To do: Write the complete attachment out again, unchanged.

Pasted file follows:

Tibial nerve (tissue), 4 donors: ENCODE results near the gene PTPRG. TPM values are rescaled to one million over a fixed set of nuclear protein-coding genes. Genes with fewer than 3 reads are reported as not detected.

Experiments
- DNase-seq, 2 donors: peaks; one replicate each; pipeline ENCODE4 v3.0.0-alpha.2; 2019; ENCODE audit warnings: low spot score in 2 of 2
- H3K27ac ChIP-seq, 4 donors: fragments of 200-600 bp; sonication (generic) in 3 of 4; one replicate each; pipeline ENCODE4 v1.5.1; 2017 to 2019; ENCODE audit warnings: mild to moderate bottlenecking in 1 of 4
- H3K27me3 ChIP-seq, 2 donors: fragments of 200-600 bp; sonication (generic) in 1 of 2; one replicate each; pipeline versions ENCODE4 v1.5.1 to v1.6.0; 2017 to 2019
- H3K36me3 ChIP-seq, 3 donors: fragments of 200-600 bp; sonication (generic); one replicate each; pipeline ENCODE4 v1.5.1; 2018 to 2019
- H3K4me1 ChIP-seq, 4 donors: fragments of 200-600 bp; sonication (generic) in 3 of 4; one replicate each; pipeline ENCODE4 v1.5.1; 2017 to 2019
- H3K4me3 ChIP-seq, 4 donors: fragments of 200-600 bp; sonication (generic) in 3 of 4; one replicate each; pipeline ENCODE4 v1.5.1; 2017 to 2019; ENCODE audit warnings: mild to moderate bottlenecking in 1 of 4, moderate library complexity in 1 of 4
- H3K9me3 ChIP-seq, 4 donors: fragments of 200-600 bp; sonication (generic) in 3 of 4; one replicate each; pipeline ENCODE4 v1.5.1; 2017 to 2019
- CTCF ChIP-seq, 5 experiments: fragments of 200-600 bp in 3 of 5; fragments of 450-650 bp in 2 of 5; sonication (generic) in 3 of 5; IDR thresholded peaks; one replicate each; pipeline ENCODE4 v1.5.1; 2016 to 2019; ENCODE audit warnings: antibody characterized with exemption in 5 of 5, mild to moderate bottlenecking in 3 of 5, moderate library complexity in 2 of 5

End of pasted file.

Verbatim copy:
Tibial nerve (tissue), 4 donors: ENCODE results near the gene PTPRG. TPM values are rescaled to one million over a fixed set of nuclear protein-coding genes. Genes with fewer than 3 reads are reported as not detected.

Experiments
- DNase-seq, 2 donors: peaks; one replicate each; pipeline ENCODE4 v3.0.0-alpha.2; 2019; ENCODE audit warnings: low spot score in 2 of 2
- H3K27ac ChIP-seq, 4 donors: fragments of 200-600 bp; sonication (generic) in 3 of 4; one replicate each; pipeline ENCODE4 v1.5.1; 2017 to 2019; ENCODE audit warnings: mild to moderate bottlenecking in 1 of 4
- H3K27me3 ChIP-seq, 2 donors: fragments of 200-600 bp; sonication (generic) in 1 of 2; one replicate each; pipeline versions ENCODE4 v1.5.1 to v1.6.0; 2017 to 2019
- H3K36me3 ChIP-seq, 3 donors: fragments of 200-600 bp; sonication (generic); one replicate each; pipeline ENCODE4 v1.5.1; 2018 to 2019
- H3K4me1 ChIP-seq, 4 donors: fragments of 200-600 bp; sonication (generic) in 3 of 4; one replicate each; pipeline ENCODE4 v1.5.1; 2017 to 2019
- H3K4me3 ChIP-seq, 4 donors: fragments of 200-600 bp; sonication (generic) in 3 of 4; one replicate each; pipeline ENCODE4 v1.5.1; 2017 to 2019; ENCODE audit warnings: mild to moderate bottlenecking in 1 of 4, moderate library complexity in 1 of 4
- H3K9me3 ChIP-seq, 4 donors: fragments of 200-600 bp; sonication (generic) in 3 of 4; one replicate each; pipeline ENCODE4 v1.5.1; 2017 to 2019
- CTCF ChIP-seq, 5 experiments: fragments of 200-600 bp in 3 of 5; fragments of 450-650 bp in 2 of 5; sonication (generic) in 3 of 5; IDR thresholded peaks; one replicate each; pipeline ENCODE4 v1.5.1; 2016 to 2019; ENCODE audit warnings: antibody characterized with exemption in 5 of 5, mild to moderate bottlenecking in 3 of 5, moderate library complexity in 2 of 5